Lance Hale, administrative director for Vanderbilt University Traffic and Parking, answers these frequently asked questions about parking on campus.
- Why do Vanderbilt employees have to pay for parking?
- Why do parking fees increase annually?
- What are some alternatives to the annual parking fees?
- If a department is located in more than one parking zone, why can't employees of that department park in all zones where it is located?
- Why must Vanderbilt company vehicles use a "V" permit?
- What if an employee uses alternative transportation most of the time, but occasionally needs to park on campus?
- Why do departments, such as IT, that provide services across the university have to purchase Vendor permits for employees to park in various zones?
- How many spaces are allocated for the Rec Center, and where can employees park if they are full?
- Is there notification if an employee parks in a space that appears open, only to have "reserved" signs put up later?
- Where should I park on special event days when there is a lot of campus activity and employees are asked to accommodate?
1. Why do Vanderbilt employees have to pay for parking?
The vast majority of universities charge faculty, staff and students for parking. Vanderbilt Traffic and Parking is a self-supported auxiliary enterprise and receives no funding from the university. Instead, it is funded primarily through permit revenues. These fees are used to cover daily operational expenses, garage and lot maintenance, the replacement of vehicles and equipment, the creation of new parking spaces, and the administration of parking regulations. The university has a number of programs to assist employees in getting to and from work, including a free ride-to-work program on MTA buses.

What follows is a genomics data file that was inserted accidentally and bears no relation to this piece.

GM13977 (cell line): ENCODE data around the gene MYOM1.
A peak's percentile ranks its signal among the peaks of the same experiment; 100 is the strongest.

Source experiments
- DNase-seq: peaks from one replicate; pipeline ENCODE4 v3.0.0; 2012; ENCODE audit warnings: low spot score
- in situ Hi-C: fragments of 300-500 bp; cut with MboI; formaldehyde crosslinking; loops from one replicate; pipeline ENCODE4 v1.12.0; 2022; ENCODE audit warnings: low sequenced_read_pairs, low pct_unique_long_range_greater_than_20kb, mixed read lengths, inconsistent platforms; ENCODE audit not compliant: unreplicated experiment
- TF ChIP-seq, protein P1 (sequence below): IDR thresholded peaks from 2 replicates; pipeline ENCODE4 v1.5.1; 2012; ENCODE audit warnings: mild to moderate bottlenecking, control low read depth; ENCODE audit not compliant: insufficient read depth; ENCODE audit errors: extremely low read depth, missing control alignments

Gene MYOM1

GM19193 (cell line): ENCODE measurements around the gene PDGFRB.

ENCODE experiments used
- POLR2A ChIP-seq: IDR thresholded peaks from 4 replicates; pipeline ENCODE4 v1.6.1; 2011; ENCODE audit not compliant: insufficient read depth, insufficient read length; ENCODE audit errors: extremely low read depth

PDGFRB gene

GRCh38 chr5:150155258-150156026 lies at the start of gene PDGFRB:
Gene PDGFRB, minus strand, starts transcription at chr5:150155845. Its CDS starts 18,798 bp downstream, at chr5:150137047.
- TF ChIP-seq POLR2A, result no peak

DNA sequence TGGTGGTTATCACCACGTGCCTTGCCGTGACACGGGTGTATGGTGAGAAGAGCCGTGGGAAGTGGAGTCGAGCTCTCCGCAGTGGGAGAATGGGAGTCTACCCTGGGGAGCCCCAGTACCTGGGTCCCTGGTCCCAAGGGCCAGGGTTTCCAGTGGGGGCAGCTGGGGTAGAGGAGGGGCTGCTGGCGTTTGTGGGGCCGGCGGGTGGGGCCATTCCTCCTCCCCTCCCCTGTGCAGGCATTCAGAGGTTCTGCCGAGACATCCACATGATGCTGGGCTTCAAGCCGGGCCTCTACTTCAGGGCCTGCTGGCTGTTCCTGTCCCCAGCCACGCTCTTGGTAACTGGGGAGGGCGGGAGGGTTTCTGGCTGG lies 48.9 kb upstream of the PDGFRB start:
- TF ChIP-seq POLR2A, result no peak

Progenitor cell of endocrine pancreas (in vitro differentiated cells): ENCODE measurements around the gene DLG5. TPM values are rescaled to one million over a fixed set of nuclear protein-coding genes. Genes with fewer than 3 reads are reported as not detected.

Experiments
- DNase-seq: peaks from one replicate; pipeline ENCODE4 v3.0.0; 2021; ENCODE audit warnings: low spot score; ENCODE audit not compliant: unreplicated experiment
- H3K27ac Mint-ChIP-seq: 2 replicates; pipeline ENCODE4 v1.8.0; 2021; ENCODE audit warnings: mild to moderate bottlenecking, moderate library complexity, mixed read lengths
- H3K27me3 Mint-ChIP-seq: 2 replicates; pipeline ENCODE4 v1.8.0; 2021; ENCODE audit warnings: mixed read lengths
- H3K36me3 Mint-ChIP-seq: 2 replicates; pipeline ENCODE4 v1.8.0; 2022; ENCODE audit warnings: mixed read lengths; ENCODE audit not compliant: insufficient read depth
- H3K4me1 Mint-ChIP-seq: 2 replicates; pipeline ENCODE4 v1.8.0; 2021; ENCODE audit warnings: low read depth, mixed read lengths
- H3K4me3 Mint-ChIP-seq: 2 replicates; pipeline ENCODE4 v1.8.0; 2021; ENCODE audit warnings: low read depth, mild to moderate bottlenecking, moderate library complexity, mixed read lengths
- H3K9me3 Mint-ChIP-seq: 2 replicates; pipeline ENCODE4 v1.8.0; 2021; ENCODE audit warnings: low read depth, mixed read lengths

2. Why do parking fees increase annually?
Parking fees were not raised in recent years when salaries and wages remained flat, but during that time, the cost to maintain parking spaces rose steadily with the price of oil. (Traffic and Parking is not subsidized; rather, it is a break-even operation.) Much of Vanderbilt’s parking is now in garages rather than in surface lots, and garages are more costly to maintain. In addition, the initial costs to construct garages are greater.
3. What are some alternatives to the annual parking fees?